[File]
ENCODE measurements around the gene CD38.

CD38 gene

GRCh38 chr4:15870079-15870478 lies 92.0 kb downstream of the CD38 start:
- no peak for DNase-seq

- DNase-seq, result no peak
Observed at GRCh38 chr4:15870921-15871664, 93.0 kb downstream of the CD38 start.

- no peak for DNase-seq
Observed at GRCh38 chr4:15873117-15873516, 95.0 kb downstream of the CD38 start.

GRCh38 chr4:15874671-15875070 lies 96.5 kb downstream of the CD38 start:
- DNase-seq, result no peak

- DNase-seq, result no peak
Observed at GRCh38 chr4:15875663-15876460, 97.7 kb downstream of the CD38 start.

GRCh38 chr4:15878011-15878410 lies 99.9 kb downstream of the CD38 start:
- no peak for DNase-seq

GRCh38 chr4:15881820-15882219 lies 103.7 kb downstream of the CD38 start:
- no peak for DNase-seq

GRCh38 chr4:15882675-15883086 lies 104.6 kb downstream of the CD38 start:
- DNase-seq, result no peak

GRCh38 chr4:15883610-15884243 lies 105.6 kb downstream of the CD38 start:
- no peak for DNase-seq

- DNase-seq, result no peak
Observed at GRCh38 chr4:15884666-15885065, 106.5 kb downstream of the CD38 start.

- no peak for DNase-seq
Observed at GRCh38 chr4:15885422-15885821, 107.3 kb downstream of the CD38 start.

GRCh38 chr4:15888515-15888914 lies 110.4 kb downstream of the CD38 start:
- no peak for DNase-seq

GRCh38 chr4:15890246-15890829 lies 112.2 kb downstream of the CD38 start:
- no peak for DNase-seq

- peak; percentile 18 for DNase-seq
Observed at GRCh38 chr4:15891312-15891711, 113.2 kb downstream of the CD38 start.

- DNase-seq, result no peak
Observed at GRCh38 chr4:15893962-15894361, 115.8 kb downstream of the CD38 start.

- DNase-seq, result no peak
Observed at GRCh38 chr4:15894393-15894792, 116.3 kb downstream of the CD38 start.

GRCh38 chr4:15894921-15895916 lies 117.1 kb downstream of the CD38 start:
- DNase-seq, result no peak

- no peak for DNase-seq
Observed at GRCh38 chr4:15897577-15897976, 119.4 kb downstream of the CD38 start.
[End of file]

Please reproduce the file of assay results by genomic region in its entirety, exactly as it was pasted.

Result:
ENCODE measurements around the gene CD38.

CD38 gene

GRCh38 chr4:15870079-15870478 lies 92.0 kb downstream of the CD38 start:
- no peak for DNase-seq

- DNase-seq, result no peak
Observed at GRCh38 chr4:15870921-15871664, 93.0 kb downstream of the CD38 start.

- no peak for DNase-seq
Observed at GRCh38 chr4:15873117-15873516, 95.0 kb downstream of the CD38 start.

GRCh38 chr4:15874671-15875070 lies 96.5 kb downstream of the CD38 start:
- DNase-seq, result no peak

- DNase-seq, result no peak
Observed at GRCh38 chr4:15875663-15876460, 97.7 kb downstream of the CD38 start.

GRCh38 chr4:15878011-15878410 lies 99.9 kb downstream of the CD38 start:
- no peak for DNase-seq

GRCh38 chr4:15881820-15882219 lies 103.7 kb downstream of the CD38 start:
- no peak for DNase-seq

GRCh38 chr4:15882675-15883086 lies 104.6 kb downstream of the CD38 start:
- DNase-seq, result no peak

GRCh38 chr4:15883610-15884243 lies 105.6 kb downstream of the CD38 start:
- no peak for DNase-seq

- DNase-seq, result no peak
Observed at GRCh38 chr4:15884666-15885065, 106.5 kb downstream of the CD38 start.

- no peak for DNase-seq
Observed at GRCh38 chr4:15885422-15885821, 107.3 kb downstream of the CD38 start.

GRCh38 chr4:15888515-15888914 lies 110.4 kb downstream of the CD38 start:
- no peak for DNase-seq

GRCh38 chr4:15890246-15890829 lies 112.2 kb downstream of the CD38 start:
- no peak for DNase-seq

- peak; percentile 18 for DNase-seq
Observed at GRCh38 chr4:15891312-15891711, 113.2 kb downstream of the CD38 start.

- DNase-seq, result no peak
Observed at GRCh38 chr4:15893962-15894361, 115.8 kb downstream of the CD38 start.

- DNase-seq, result no peak
Observed at GRCh38 chr4:15894393-15894792, 116.3 kb downstream of the CD38 start.

GRCh38 chr4:15894921-15895916 lies 117.1 kb downstream of the CD38 start:
- DNase-seq, result no peak

- no peak for DNase-seq
Observed at GRCh38 chr4:15897577-15897976, 119.4 kb downstream of the CD38 start.